Format

Send to

Choose Destination
PLoS One. 2015 May 5;10(5):e0126049. doi: 10.1371/journal.pone.0126049. eCollection 2015.

Bias in ligation-based small RNA sequencing library construction is determined by adaptor and RNA structure.

Author information

1
RNA Research Division, New England Biolabs Incorporated, Ipswich, Massachusetts, United States of America.

Abstract

High-throughput sequencing (HTS) has become a powerful tool for the detection of and sequence characterization of microRNAs (miRNA) and other small RNAs (sRNA). Unfortunately, the use of HTS data to determine the relative quantity of different miRNAs in a sample has been shown to be inconsistent with quantitative PCR and Northern Blot results. Several recent studies have concluded that the major contributor to this inconsistency is bias introduced during the construction of sRNA libraries for HTS and that the bias is primarily derived from the adaptor ligation steps, specifically where single stranded adaptors are sequentially ligated to the 3' and 5'-end of sRNAs using T4 RNA ligases. In this study we investigated the effects of ligation bias by using a pool of randomized ligation substrates, defined mixtures of miRNA sequences and several combinations of adaptors in HTS library construction. We show that like the 3' adaptor ligation step, the 5' adaptor ligation is also biased, not because of primary sequence, but instead due to secondary structures of the two ligation substrates. We find that multiple secondary structural factors influence final representation in HTS results. Our results provide insight about the nature of ligation bias and allowed us to design adaptors that reduce ligation bias and produce HTS results that more accurately reflect the actual concentrations of miRNAs in the defined starting material.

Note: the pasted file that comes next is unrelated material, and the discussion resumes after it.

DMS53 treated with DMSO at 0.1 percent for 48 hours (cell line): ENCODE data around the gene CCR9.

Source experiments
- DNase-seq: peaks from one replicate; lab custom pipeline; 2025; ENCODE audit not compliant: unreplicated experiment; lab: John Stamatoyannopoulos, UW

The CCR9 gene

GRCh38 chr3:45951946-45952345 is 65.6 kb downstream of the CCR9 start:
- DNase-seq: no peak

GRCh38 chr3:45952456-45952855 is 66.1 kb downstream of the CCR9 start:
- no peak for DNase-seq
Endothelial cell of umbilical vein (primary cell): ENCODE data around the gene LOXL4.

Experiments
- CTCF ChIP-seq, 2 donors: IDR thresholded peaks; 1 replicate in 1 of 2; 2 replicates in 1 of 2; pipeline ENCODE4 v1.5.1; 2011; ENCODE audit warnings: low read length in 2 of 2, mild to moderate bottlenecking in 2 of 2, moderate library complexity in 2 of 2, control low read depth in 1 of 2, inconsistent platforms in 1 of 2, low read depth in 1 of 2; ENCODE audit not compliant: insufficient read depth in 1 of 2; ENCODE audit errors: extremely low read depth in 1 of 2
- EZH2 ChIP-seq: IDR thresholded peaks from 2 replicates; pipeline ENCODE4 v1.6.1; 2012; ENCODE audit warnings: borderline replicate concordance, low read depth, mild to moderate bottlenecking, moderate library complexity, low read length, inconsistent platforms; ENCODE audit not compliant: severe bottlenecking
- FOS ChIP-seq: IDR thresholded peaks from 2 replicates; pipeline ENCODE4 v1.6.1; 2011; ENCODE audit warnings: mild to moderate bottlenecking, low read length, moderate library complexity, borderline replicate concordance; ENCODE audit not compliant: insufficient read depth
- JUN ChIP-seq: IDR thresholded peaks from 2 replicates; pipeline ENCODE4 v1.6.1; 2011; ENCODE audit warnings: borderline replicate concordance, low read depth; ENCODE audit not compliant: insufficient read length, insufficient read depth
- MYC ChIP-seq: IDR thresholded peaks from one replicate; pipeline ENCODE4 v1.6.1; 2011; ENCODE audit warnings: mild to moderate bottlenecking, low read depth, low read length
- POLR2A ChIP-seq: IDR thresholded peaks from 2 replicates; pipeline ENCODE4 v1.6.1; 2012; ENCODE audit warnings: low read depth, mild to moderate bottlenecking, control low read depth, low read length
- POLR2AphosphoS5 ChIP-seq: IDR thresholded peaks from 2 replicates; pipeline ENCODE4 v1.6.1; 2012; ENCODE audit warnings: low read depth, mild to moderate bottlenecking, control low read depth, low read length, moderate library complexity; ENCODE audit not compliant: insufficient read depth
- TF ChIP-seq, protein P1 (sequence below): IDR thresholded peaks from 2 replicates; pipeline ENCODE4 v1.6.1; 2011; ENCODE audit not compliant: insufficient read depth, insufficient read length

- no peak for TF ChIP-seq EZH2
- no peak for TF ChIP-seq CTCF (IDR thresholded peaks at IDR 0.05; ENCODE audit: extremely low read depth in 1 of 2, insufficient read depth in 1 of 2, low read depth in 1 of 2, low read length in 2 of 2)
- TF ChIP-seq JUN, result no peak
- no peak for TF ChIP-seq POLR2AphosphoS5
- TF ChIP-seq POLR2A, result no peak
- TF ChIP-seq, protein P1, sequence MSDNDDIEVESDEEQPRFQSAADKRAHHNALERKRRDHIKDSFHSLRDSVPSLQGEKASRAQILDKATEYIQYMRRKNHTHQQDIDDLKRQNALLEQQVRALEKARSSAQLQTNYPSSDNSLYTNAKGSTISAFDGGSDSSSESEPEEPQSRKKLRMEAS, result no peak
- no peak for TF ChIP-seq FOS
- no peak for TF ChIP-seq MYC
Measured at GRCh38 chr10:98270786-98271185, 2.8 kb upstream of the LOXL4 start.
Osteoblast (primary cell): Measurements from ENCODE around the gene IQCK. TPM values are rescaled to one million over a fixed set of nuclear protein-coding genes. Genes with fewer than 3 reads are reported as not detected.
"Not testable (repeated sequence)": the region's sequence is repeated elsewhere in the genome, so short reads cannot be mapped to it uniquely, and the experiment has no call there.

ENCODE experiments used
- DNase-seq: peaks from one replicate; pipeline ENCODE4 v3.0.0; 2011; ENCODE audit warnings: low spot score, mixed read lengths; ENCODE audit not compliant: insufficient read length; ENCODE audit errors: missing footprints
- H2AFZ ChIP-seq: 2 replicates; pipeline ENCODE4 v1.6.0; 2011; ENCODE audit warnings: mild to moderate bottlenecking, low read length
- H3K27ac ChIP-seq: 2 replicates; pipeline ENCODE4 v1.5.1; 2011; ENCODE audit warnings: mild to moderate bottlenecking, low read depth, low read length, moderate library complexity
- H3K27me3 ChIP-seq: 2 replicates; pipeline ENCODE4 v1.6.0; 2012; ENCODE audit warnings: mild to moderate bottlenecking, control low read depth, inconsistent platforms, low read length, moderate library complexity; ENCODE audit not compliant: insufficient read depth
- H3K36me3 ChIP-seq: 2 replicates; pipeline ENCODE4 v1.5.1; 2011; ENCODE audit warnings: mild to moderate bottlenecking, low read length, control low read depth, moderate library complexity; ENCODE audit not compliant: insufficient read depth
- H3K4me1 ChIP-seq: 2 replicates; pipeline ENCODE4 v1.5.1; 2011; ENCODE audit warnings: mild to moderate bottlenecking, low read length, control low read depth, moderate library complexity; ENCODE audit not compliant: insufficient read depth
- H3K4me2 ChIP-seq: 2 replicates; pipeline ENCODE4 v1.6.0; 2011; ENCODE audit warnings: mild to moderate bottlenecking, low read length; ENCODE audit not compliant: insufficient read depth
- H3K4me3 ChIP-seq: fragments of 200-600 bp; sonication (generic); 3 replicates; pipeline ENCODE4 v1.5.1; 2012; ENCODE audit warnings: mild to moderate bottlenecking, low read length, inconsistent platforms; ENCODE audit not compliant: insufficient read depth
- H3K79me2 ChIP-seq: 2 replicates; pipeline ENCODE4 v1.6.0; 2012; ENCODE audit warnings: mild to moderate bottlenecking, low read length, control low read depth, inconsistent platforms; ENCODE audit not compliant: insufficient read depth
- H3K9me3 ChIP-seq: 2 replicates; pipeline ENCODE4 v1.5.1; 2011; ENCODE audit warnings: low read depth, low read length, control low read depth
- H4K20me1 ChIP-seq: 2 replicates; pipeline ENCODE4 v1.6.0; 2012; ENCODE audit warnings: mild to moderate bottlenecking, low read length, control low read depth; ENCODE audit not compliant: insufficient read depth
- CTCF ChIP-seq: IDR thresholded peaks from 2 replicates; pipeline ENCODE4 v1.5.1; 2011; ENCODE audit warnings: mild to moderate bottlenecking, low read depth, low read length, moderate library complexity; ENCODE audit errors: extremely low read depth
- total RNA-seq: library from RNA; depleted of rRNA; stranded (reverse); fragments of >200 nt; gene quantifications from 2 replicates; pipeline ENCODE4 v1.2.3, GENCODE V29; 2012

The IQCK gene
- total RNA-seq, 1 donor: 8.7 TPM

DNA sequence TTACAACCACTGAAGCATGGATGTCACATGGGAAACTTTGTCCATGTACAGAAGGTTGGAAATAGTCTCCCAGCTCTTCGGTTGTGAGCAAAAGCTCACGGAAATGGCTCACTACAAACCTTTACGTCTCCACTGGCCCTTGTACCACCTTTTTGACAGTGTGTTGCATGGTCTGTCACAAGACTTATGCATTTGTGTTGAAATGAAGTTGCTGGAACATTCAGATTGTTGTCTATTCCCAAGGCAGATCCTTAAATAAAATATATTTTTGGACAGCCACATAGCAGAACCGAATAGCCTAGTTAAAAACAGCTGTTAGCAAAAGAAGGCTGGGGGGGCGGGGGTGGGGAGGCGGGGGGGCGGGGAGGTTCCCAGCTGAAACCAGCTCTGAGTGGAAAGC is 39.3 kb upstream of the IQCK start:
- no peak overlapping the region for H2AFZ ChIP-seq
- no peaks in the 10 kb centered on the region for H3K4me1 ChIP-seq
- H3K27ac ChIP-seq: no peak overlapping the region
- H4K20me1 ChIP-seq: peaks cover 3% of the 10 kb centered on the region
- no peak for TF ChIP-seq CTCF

PMID:
25942392
PMCID:
PMC4420488
DOI:
10.1371/journal.pone.0126049
[Indexed for MEDLINE]
Free PMC Article

Supplemental Content

Full text links

Icon for Public Library of Science Icon for PubMed Central
Loading ...
Support Center